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Snowden’s father says Putin won’t ‘cave’ to Obama’s pressure

The father of National Security Agency leaker Edward Snowden on Wednesday said that Russian President Vladimir Putin would not “cave” to U.S. pressure, a day after President Obama canceled plans to attend a bilateral summit over Moscow’s decision to grant his son asylum.

“President Vladimir Putin has stood firm. I respect strength, and I respect courage,” said Lon Snowden in an interview with Reuters. "He has stood firm against the face of intense pressure from our government, and I have to believe that he will continue to stand firm.

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“These games of, 'Well, I'm not going to go to this meeting,' or 'I'm not going to go to that meeting,' ... I do not believe that President Vladimir Putin will cave to that,” he added.

Lon Snowden’s son faces espionage charges in the U.S. after admitting to leaking classified information detailing secret NSA surveillance programs.

The Obama administration had pressured Russia to return Edward Snowden to the U.S. after he fled to Moscow airport to avoid an extradition request, but Moscow last week granted Snowden temporary asylum.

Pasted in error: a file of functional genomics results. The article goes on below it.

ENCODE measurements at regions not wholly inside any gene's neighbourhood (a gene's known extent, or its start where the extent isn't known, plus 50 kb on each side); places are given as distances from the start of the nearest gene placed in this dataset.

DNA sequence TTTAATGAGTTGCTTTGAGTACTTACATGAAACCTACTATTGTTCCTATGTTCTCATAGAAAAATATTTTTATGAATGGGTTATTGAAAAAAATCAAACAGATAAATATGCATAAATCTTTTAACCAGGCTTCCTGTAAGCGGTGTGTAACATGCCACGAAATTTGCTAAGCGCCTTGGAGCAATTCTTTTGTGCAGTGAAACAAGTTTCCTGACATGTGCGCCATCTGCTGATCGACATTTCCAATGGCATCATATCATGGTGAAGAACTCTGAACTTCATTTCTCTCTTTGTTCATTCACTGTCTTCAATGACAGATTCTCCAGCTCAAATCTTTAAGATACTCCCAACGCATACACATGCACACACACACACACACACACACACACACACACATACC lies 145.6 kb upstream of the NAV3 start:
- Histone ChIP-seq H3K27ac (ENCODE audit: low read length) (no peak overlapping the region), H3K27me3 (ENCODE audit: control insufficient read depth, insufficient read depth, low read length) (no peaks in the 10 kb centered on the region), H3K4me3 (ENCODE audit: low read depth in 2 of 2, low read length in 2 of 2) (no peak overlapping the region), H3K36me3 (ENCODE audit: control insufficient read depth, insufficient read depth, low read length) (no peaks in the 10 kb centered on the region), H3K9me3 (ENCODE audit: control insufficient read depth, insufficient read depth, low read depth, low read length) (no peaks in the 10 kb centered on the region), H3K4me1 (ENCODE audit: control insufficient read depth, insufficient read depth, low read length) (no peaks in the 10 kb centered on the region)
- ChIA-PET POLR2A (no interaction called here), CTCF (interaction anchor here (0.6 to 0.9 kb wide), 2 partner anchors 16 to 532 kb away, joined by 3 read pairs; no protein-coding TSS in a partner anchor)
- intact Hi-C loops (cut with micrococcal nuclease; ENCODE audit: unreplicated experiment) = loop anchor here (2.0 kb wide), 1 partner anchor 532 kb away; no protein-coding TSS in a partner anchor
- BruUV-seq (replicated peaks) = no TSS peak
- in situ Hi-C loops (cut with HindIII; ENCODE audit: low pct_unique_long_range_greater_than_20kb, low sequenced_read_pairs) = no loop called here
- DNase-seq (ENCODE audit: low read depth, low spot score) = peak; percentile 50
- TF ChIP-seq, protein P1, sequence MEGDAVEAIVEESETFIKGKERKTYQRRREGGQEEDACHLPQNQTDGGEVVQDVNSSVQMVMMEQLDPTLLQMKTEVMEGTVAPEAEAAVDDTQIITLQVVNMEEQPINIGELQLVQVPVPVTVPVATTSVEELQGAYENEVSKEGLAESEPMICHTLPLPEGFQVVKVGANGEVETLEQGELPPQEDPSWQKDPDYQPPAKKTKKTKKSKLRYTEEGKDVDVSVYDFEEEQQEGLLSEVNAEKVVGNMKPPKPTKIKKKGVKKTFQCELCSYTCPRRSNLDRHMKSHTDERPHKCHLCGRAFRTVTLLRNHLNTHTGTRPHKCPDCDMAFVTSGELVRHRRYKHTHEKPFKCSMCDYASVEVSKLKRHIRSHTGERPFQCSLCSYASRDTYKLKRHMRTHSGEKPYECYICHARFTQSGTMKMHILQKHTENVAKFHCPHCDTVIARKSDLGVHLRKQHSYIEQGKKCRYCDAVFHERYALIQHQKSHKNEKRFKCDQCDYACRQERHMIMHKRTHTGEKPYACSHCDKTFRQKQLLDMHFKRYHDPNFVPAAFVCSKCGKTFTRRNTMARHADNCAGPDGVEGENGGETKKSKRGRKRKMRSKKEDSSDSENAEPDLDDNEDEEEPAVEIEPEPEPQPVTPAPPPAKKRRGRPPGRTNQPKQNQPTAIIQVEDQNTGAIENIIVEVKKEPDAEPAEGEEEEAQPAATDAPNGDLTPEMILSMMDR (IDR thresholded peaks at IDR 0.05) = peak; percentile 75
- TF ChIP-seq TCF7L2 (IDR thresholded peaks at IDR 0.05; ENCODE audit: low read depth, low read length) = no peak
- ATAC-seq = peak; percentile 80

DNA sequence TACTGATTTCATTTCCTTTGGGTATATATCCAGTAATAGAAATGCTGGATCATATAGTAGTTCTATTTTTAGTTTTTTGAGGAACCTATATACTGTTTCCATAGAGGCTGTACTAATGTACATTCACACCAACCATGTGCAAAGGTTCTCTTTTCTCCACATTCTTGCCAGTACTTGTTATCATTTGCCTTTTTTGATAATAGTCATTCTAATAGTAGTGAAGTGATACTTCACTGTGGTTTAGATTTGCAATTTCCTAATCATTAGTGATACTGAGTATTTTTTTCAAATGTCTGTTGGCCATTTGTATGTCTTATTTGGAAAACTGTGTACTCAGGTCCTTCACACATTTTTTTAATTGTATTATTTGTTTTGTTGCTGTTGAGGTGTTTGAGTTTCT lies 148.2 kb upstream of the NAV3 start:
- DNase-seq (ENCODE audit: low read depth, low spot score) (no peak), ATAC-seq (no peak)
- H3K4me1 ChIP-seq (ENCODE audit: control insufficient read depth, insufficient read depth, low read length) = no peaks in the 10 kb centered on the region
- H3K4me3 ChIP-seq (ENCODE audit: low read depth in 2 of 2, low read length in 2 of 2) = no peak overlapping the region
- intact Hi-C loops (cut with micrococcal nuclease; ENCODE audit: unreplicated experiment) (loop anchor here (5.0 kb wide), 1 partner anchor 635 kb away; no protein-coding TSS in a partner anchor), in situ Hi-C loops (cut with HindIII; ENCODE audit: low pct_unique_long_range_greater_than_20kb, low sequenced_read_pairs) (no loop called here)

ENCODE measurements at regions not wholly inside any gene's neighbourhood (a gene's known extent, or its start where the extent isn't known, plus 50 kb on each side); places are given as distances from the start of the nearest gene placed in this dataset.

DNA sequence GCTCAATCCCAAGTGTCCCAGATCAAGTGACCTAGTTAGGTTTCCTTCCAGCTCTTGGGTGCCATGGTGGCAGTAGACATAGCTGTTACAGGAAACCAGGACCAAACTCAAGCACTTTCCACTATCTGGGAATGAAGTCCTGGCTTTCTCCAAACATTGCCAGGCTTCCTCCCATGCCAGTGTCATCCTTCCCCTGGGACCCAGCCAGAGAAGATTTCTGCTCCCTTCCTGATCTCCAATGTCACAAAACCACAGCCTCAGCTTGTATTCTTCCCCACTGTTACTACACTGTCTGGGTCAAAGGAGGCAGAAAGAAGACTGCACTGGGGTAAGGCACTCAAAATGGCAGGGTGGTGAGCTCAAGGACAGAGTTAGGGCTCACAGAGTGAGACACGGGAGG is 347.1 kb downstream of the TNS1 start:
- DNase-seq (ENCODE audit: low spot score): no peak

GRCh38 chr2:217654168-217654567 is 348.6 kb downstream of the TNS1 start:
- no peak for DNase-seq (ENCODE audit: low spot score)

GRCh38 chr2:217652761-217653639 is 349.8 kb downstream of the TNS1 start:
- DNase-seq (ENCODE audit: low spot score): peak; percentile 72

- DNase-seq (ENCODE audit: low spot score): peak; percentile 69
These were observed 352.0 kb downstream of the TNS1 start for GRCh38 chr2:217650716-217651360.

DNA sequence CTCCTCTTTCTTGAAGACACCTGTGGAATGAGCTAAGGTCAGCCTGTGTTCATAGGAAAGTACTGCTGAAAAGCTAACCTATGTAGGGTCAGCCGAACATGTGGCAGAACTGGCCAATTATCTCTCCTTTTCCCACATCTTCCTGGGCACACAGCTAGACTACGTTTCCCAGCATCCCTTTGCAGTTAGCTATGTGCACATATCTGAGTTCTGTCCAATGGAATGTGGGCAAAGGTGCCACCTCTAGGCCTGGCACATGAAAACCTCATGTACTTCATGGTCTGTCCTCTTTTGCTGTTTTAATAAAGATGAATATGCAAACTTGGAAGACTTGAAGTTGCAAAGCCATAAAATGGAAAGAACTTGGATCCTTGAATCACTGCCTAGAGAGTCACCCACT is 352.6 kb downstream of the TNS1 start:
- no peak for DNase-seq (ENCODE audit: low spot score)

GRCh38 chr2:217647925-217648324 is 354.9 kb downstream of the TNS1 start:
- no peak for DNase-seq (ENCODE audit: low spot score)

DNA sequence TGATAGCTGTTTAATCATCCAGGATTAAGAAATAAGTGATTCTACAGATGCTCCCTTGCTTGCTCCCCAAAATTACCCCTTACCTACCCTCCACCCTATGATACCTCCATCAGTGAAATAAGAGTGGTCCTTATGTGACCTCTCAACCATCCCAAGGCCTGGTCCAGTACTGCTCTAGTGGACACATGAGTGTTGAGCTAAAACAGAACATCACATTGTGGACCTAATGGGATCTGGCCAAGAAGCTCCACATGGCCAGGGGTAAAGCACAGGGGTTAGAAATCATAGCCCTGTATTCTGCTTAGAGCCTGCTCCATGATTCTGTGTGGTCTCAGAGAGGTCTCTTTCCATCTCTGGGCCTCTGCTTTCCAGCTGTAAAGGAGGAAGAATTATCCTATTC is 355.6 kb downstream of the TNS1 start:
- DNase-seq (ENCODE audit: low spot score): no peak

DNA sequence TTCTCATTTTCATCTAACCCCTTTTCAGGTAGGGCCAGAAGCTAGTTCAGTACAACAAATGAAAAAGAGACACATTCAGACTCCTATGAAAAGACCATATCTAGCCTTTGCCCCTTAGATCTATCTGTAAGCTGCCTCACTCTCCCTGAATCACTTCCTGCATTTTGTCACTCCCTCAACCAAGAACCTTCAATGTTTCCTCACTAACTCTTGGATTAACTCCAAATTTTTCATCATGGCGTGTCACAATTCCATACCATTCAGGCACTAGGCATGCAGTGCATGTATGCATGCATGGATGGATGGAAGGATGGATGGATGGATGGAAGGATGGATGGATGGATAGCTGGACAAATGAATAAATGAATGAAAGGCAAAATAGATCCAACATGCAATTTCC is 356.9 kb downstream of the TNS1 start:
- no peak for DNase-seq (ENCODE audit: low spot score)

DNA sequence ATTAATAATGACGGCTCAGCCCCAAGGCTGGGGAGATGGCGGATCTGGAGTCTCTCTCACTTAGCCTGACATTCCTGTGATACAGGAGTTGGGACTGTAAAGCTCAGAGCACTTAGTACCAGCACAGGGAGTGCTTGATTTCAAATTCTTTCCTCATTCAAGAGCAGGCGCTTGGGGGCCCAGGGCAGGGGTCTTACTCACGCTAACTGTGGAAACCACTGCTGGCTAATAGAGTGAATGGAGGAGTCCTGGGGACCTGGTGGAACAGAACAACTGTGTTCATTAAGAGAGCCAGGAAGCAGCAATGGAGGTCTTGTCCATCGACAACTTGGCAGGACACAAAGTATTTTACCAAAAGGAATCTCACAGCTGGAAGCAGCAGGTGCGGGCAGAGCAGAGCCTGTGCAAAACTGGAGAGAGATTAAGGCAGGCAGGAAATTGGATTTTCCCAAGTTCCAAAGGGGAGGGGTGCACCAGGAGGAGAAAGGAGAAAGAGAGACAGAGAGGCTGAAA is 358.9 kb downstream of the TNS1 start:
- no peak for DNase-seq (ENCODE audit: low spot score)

On Tuesday, Obama snubbed Putin, canceling plans to attend a bilateral summit next month ahead of the G-20 summit. 

Lon Snowden said he hoped that the dispute with Russia would not distract attention from the NSA’s spying programs.

“The fight isn't in Russia," he told Reuters. "The fight is right here. The fight is about these programs that undermine, infringe upon, violate our constitutional rights.”

He said his son faced a “moral hazard” and had no choice but to flee U.S. law enforcement after revealing what he believed were “real abuses” by intelligence agencies and the administration.

“I believe that my son revealed real abuses by the government, and I believe that we have many politicians, up to the highest levels, many politicians who are threatened and embarrassed by that,” said Snowden. 

Lon Snowden said he intended to create a nonprofit group to better educate Americans about their privacy rights. 

“I'm going to fight, and I'm going to push forward on this issue, and there's not a politician up to the president of the United States who is going to intimidate me,” he vowed.